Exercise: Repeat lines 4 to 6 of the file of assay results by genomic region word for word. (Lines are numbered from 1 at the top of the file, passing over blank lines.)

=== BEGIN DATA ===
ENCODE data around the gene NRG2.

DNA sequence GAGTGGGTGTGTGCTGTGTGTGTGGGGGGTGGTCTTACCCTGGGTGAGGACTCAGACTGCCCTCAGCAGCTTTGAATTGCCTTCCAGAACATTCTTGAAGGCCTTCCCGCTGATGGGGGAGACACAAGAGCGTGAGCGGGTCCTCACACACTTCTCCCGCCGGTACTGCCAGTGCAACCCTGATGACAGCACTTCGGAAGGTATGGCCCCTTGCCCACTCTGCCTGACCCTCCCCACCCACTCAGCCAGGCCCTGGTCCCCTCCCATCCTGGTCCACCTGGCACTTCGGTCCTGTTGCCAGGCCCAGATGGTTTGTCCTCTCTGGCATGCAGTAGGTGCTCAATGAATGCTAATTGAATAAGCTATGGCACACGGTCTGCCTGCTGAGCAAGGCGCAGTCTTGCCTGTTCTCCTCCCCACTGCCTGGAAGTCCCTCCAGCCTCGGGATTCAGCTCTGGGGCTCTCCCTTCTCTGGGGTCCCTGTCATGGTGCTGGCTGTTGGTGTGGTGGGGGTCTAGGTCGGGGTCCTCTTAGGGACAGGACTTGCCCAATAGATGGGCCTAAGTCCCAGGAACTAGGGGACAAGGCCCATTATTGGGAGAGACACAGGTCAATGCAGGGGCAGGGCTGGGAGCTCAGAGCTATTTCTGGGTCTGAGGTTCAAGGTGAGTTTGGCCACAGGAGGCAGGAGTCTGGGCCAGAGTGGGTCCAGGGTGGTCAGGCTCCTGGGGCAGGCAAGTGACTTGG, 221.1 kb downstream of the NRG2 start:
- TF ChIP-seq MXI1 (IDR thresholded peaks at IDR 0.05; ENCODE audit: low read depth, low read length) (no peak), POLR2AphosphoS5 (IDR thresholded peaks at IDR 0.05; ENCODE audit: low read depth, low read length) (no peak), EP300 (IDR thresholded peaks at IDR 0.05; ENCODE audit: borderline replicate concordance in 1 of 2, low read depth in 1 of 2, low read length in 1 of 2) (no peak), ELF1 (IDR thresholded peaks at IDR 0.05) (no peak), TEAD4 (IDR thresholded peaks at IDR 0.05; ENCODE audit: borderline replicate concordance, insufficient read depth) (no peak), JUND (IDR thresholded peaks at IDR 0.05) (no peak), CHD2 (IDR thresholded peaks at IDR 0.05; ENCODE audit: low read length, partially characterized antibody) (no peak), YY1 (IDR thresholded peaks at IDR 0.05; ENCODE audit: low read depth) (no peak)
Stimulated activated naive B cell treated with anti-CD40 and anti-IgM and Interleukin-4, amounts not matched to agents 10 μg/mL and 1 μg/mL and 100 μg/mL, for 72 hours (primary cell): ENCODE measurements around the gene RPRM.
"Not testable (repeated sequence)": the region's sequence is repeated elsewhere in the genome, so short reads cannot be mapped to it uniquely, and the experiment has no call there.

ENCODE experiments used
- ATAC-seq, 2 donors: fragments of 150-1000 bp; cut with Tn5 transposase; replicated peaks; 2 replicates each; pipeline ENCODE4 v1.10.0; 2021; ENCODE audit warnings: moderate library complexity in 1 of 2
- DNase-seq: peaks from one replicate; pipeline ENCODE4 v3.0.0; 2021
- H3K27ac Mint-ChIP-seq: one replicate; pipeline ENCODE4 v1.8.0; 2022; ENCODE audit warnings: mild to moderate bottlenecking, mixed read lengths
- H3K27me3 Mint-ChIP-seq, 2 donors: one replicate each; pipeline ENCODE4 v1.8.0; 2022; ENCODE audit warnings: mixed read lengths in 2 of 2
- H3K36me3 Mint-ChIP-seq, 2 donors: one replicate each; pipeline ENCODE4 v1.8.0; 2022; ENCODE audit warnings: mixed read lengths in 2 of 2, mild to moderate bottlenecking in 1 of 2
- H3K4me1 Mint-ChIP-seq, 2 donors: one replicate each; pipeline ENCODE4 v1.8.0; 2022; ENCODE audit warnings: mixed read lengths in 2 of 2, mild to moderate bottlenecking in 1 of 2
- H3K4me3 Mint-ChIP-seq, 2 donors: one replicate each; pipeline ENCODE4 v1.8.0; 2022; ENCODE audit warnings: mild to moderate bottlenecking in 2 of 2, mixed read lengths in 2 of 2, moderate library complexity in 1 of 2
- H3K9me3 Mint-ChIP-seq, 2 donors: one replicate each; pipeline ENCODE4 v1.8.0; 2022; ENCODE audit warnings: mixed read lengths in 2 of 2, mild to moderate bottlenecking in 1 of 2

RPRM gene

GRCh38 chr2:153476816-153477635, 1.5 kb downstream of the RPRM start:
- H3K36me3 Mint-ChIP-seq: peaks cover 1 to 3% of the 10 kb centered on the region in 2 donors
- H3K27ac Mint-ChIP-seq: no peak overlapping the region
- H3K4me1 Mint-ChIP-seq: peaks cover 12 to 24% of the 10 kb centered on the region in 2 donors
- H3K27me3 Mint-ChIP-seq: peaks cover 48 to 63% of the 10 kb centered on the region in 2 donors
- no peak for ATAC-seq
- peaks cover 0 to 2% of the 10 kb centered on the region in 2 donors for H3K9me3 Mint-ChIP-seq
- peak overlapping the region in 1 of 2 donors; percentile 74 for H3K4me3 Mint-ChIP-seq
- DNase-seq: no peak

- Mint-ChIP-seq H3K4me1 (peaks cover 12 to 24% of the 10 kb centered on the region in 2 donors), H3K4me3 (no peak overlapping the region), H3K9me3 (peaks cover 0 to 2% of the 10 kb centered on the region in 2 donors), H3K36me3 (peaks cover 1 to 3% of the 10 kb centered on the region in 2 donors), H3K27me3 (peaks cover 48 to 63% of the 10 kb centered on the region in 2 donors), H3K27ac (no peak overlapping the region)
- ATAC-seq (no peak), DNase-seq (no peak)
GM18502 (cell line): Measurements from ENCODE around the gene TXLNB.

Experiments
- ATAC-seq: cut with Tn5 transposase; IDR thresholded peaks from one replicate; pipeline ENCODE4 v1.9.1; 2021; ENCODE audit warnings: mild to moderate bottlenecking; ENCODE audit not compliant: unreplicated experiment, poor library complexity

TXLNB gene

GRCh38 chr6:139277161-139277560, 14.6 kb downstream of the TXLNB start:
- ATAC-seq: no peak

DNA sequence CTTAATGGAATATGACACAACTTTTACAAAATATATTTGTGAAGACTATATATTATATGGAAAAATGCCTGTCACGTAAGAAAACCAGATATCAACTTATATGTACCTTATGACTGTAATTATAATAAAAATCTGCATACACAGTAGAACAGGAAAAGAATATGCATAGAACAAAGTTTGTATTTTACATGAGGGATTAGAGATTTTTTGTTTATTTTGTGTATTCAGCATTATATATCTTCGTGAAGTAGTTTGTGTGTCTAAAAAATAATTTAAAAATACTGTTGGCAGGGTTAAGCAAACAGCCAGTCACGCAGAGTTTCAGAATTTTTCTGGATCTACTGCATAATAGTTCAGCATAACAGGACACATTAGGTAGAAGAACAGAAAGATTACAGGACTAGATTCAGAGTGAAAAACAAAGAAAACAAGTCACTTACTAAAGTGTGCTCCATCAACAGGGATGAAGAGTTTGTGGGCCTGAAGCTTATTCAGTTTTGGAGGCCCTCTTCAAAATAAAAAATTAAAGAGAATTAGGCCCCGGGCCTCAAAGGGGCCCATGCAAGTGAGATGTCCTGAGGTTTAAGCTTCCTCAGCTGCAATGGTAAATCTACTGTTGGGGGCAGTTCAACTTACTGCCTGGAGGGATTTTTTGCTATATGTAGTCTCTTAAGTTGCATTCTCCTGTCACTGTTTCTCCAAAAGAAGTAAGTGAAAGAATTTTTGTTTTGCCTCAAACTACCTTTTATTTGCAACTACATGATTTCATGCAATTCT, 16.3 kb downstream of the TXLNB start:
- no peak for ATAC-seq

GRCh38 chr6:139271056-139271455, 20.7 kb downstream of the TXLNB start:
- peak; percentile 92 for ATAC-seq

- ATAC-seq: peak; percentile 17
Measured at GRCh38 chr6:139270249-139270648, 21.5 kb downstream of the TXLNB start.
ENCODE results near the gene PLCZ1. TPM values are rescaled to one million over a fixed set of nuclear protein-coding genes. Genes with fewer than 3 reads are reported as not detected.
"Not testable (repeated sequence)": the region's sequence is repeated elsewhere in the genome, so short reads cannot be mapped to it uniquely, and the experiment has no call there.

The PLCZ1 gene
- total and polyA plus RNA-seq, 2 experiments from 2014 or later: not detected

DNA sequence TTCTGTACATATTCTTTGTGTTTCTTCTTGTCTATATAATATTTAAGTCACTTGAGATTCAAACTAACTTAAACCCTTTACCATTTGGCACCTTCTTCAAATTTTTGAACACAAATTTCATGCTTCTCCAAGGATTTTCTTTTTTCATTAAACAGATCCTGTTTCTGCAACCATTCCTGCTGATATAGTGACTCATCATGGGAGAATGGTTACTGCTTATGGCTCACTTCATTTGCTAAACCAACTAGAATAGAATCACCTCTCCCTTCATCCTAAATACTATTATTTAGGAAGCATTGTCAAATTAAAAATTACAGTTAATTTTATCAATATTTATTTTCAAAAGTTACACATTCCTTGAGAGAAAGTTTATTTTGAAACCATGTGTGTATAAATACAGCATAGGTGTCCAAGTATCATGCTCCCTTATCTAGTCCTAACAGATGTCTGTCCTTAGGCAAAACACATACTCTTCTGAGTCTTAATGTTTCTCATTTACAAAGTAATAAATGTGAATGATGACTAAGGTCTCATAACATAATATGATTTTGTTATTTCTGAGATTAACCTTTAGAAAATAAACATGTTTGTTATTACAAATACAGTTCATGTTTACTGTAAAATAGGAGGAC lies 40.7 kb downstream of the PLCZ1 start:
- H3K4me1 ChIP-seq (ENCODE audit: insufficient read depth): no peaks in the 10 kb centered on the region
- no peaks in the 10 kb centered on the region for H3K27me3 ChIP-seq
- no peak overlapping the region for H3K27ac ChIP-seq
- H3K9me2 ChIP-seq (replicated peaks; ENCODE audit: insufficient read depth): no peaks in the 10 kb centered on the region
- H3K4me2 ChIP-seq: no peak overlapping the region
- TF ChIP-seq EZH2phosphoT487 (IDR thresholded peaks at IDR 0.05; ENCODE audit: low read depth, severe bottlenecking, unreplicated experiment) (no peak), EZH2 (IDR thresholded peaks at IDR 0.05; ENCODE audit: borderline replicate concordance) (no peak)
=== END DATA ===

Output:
Stimulated activated naive B cell treated with anti-CD40 and anti-IgM and Interleukin-4, amounts not matched to agents 10 μg/mL and 1 μg/mL and 100 μg/mL, for 72 hours (primary cell): ENCODE measurements around the gene RPRM.
"Not testable (repeated sequence)": the region's sequence is repeated elsewhere in the genome, so short reads cannot be mapped to it uniquely, and the experiment has no call there.

ENCODE experiments used